Nick Sandmann says he doesn't owe anyone an apology, but he respects Omaha Nation elder Nathan Phillips, with whom he faced off in Washington D.C., and he'd be willing to engage in dialogue with him.
Speaking for the first time to the "Today" show Wednesday, the 16-year-old said neither he nor any of his classmates at Kentucky's Covington Catholic High School are racist and they've been mischaracterized based on videos of the scene that unfolded in front of the Lincoln Memorial last week.
When asked if he saw his own fault in any way or if he felt he needed to apologize for his actions, Sandmann said: "As far as standing there, I had every right to do so. My position is that I was not disrespectful to Mr. Phillips. I respect him. I'd like to talk to him. In hindsight, I wish we could've walked away and avoided the whole thing, but I can't say that I'm sorry for listening to (Phillips) and standing there."
Videos from the incident show a small group of Hebrew Israelites taunting and hurling homophobic and bigoted slurs at the students before Phillips and other native Americans wade into the crowd. Phillips, playing his drum, eventually finds himself face to face with Sandmann and they lock eyes as Phillips continues to play his drum.
Critics have said Sandmann and the other kids were disrespectful, but Sandmann told "Today" that he did not see his classmates engage in a taunting "tomahawk chop," which was captured in one video, nor did he hear any of his classmates utter epithets or chant, "Build the wall." In none of the videos viewed by CNN could the students be heard chanting "Build the wall."
As for claims that he was smirking, Sandmann denies the assertion.
"I wasn't smirking," he said, "but people assume that's what I have (done), and they've gone from there to titling me and labeling me as a racist person, someone that's disrespectful to adults. ... They've had to assume so many things to get there without consulting anyone that can give them the opposite story."
'I wanted the situation to die down'
Asked to characterize his own actions, Sandmann said he didn't want to walk away because it might be perceived as disrespectful if Phillips was trying to talk to him.
His smile, he said, was meant to convey: "This is the best you're going to get out of me. You won't get any further reaction of aggression, and I'm willing to stand here as long as you want to hit this drum in my face."
He wasn't blocking Phillips from ascending the steps of the Lincoln Memorial, he said, and if Phillips would've expressed interest in walking by him, Sandmann would've let him pass.
"I wanted the situation to die down, and I just wish he would have walked away, but I knew as long as I kept my calm, as long as I kept my composure and didn't do anything he might perceive as aggressive or elevation of the conflict, it would hopefully die."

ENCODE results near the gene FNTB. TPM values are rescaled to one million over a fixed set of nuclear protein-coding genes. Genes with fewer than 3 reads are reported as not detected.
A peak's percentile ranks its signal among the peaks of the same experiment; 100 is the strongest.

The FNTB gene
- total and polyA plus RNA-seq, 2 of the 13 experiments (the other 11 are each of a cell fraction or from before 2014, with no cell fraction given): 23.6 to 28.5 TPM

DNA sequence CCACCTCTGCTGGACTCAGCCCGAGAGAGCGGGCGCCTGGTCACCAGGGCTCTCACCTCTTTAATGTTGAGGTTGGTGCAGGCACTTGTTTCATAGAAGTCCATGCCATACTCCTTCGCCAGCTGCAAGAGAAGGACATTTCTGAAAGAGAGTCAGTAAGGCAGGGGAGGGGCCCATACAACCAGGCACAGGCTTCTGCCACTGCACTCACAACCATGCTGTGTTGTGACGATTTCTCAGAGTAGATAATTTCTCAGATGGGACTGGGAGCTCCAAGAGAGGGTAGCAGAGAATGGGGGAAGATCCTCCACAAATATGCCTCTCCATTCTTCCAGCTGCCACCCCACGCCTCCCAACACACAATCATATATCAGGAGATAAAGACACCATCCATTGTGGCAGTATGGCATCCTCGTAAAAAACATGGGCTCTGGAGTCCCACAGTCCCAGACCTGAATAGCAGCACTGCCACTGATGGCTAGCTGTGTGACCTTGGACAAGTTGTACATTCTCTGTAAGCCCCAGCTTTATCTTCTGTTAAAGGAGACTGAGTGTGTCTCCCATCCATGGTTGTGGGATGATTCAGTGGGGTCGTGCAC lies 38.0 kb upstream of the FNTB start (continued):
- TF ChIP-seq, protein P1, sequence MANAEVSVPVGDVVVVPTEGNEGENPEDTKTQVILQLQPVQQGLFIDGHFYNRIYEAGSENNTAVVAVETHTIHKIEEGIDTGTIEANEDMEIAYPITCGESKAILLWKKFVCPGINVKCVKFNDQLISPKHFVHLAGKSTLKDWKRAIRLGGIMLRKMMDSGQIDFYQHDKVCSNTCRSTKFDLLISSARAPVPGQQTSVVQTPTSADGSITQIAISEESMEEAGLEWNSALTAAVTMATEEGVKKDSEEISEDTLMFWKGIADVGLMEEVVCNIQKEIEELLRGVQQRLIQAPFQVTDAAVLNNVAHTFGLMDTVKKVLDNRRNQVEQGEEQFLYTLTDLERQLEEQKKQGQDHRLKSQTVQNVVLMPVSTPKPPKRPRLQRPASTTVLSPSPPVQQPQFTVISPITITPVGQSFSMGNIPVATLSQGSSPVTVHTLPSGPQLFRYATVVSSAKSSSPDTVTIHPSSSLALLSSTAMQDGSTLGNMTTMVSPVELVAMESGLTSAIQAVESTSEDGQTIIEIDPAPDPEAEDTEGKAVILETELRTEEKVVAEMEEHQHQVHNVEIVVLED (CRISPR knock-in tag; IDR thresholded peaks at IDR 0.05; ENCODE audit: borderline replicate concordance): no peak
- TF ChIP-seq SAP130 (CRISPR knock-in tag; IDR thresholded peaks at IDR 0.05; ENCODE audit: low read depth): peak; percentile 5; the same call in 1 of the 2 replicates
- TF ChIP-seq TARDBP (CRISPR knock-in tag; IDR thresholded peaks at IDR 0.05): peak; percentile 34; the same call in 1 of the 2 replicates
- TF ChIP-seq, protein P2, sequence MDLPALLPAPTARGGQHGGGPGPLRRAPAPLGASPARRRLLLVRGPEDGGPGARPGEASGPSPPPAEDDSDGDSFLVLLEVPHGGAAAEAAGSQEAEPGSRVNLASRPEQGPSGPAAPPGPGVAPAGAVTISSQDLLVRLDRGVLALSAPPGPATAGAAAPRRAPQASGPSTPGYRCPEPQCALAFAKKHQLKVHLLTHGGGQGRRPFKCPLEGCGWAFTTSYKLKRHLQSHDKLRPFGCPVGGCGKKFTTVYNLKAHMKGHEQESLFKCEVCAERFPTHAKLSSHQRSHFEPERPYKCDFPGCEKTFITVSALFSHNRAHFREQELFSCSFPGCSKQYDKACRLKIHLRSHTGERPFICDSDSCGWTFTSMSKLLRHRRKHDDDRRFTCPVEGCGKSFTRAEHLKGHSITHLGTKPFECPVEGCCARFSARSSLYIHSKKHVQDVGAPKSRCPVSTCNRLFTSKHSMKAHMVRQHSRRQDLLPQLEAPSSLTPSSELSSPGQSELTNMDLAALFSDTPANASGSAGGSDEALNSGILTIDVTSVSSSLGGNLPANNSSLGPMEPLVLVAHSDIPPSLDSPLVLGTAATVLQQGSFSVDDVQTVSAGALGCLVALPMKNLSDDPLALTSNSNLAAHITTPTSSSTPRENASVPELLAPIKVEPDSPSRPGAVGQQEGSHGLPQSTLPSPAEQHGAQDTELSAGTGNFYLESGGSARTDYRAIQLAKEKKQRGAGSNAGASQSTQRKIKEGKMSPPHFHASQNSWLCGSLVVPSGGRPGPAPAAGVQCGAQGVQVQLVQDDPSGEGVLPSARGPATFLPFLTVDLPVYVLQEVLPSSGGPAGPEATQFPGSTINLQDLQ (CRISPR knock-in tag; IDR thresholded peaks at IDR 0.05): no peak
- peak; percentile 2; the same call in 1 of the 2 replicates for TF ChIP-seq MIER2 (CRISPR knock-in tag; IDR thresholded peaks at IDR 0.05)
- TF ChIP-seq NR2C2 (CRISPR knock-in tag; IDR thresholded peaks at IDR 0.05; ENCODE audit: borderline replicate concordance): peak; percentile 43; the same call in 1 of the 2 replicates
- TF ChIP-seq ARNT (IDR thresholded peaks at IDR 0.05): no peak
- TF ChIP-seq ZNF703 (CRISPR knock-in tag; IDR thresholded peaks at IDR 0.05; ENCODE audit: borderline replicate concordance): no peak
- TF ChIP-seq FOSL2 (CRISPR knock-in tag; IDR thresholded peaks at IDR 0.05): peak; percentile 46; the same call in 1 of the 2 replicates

The chants in which his classmates engaged were a "peaceful response of school spirit," he said. Looking back, he wishes he and the other students would have found another location to wait on their buses after the Hebrew Israelites began berating them, "but at the time, being positive seemed better than letting them slander us."
Sandmann's latest remarks came the day after Phillips offered to travel to Covington Catholic to talk about the importance of respecting diverse cultures, according to a statement from the Lakota People's Law Project.
Phillips, the Indigenous Peoples March and the Lakota group are trying to set up meetings with the students, members of the community and church officials, the statement said. Sandmann indicated he's open to speaking to Phillips.
School reopens today
Videos of the encounter from different angles led to polarized opinions on whether the teens were mocking Phillips or whether Phillips was agitating them. Phillips was at the memorial for the Indigenous Peoples March and the students were there for the March for Life rally.
Phillips said he decided to approach the teens when he saw an escalating situation between them and the Hebrew Israelites, leading to the faceoff with Sandmann. He described the situation as tense and said he feared for his safety.
Sandmann told "Today" that he, too, felt threatened -- by the Hebrew Israelites -- and though he and his classmates heavily outnumbered them, "they were a group of adults and I wasn't sure what was going to happen next."
President Donald Trump publicly sided with the group of students, calling them "symbols of Fake News and how evil it can be." On Tuesday, White House press secretary Sarah Sanders said the students were invited to the White House, but any meeting would take place after the partial government shutdown ends.
The school was closed Tuesday, but reopened Wednesday morning. At least four Park Hills police cruisers were posted at the entrance and exit of the school, whose parking lot was about half-full. A police officer or security guard on the main road directed a steady stream of cars into the parking lot and student drop-off area.
On Tuesday, the Diocese of Covington and Covington Catholic High School took precautionary measures after "threats of violence and the possibility of large crowds" at a planned protest at the school, a joint statement said.
The diocese and school said an "independent, third-party investigation" will begin looking into the incident this week.